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The warrantless arrest of an individual in a public place upon probable cause does not violate the Fourth Amendment.
In an undercover operation, a known drug dealer agreed to sell heroin to an undercover officer. The officer drove the drug dealer to defendant Santana's home; the drug dealer took money from the officer and entered the home. The money was "marked" so that officers could track it. The drug dealer returned to the officer's car and gave the heroin that she had purchased to the officer. The officer then arrested the drug dealer. Later, officers went to Santana's house where she was standing in the doorway holding a paper bag, but as the officers approached, she retreated into the vestibule of her house where they caught her. When she tried to escape, envelopes containing what was later determined to be heroin fell to the floor from the paper bag, and she was found to have been carrying some of the marked money on her person. Defendant Alejandro, who had been sitting on the front steps, was caught when he tried to make off with the dropped envelopes of heroin. Defendants were indicted for possessing heroin with intent to distribute. At trial in federal district court, defendants filed a motion to suppress the heroin and marked money. The district court granted the motion on the ground that although the officers had probable cause to make the arrests, Santana's retreat into the vestibule did not justify a warrantless entry into the house on the ground of "hot pursuit." On the Government's appeal, a federal court of appeals affirmed. The Government was granted a writ of certiorari.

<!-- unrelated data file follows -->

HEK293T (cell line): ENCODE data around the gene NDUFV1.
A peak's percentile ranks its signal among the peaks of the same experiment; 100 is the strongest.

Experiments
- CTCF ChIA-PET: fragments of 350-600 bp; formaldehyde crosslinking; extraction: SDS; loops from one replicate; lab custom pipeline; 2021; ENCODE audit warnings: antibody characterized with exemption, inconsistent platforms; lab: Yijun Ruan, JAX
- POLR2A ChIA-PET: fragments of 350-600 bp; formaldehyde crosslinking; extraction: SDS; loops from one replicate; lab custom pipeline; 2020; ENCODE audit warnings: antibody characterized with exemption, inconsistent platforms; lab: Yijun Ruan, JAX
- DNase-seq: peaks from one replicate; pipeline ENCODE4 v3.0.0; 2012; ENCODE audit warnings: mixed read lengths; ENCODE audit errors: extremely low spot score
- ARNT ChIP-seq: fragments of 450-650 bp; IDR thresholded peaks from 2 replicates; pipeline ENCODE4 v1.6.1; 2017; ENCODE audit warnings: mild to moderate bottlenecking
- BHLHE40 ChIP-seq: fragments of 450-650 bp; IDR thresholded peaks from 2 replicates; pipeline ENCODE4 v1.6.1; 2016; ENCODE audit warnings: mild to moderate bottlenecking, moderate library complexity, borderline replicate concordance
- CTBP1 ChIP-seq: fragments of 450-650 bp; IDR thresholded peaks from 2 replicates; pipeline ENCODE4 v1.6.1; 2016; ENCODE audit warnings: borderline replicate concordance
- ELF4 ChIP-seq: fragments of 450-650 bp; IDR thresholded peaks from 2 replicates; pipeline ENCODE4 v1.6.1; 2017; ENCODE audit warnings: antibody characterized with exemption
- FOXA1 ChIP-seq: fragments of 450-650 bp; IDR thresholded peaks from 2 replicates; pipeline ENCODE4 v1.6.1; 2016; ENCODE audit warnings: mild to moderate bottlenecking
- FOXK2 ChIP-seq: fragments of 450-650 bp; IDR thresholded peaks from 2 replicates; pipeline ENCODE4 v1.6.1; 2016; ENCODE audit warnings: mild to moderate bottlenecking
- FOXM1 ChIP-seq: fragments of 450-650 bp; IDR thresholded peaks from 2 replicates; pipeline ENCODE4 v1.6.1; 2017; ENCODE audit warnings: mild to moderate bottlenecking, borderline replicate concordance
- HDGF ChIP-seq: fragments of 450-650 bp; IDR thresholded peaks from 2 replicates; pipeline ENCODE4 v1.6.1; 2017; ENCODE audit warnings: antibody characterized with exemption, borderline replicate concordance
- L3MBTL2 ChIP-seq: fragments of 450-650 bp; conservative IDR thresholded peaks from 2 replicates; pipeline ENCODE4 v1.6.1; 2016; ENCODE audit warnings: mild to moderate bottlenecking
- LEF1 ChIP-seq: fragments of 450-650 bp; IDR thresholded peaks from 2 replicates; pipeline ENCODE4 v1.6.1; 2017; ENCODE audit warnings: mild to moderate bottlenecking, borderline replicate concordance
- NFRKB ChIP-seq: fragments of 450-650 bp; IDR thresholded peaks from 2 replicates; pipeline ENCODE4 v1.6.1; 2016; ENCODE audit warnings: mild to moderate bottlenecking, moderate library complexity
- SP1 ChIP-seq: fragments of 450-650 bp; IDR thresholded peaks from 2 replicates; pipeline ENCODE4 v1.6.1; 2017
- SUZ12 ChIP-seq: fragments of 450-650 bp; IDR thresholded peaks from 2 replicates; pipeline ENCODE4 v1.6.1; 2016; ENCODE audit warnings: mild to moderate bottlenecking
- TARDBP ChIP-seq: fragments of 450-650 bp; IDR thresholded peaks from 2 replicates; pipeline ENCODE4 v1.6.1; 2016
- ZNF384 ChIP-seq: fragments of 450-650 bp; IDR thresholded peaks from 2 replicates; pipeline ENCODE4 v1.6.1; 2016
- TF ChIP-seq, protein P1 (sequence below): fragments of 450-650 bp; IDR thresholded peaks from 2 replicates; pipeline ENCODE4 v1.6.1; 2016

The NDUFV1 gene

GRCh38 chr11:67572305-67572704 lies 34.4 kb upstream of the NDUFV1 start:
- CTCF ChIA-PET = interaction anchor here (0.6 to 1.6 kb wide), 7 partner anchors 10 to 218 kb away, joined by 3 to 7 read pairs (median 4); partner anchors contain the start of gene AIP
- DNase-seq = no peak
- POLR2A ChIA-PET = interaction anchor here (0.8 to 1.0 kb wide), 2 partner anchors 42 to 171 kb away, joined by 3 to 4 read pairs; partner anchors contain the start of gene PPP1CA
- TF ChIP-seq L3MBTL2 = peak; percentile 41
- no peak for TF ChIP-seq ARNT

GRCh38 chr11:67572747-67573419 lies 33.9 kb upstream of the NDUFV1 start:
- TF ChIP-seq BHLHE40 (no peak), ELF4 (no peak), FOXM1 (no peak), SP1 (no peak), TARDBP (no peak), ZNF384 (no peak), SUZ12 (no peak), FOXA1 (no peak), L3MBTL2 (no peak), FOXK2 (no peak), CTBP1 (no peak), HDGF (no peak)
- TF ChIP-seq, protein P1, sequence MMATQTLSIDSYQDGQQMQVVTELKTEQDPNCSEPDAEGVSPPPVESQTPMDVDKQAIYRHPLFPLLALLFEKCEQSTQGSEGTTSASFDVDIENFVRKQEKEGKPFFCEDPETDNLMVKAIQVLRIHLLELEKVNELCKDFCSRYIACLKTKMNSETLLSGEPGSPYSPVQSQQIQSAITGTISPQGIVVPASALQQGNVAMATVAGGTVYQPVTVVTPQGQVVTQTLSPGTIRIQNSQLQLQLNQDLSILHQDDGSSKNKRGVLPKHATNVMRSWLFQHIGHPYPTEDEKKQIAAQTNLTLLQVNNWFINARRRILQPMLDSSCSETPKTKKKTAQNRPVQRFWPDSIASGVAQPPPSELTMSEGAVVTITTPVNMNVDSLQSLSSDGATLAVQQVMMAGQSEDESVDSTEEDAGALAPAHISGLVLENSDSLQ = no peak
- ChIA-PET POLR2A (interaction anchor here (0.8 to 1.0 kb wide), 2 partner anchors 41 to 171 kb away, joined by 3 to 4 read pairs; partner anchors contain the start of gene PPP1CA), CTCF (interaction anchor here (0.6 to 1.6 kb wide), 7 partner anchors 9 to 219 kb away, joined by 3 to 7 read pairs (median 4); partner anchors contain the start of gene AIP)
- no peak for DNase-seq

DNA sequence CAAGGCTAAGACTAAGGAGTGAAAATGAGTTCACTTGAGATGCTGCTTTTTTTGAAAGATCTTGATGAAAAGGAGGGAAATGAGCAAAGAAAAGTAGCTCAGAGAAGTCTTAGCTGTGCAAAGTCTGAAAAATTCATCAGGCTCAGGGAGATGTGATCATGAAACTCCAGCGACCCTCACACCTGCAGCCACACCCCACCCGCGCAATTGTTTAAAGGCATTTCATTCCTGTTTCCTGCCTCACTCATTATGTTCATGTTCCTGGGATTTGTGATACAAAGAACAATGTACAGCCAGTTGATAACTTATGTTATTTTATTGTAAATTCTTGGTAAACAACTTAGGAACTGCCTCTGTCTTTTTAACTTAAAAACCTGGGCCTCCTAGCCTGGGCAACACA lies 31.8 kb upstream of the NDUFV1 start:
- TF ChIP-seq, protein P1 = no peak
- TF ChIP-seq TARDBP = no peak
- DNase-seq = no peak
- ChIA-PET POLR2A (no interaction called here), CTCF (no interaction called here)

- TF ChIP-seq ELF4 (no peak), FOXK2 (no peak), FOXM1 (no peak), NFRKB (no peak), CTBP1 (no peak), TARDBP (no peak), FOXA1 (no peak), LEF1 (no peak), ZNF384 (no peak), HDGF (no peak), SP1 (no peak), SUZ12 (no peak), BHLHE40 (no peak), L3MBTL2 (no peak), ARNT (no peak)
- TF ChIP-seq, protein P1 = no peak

(1) Did the warrantless arrest of Santana violate the Fourth Amendment? (2) Were narcotics and money seized from Santana admissible as evidence against her?
(1) No; (2) Yes.
The Supreme Court of the United States reversed the court of appeals' decision. The Court held that Santana, being in the threshold of her home, was in a public place when the police, acting on probable cause, first sought to arrest her, and such a warrantless arrest would not have violated the Fourth Amendment. According to the Court, Santana could not thwart the otherwise proper arrest by retreating into her house, a private place, since sufficient "hot pursuit" existed to justify a warrantless entry into her house, there being a realistic expectation that delay would result in the destruction of evidence. Moreover, the Court ruled, because the search conducted incident to the arrest was justified, the district court erred in granting the motion to suppress the evidence derived therefrom.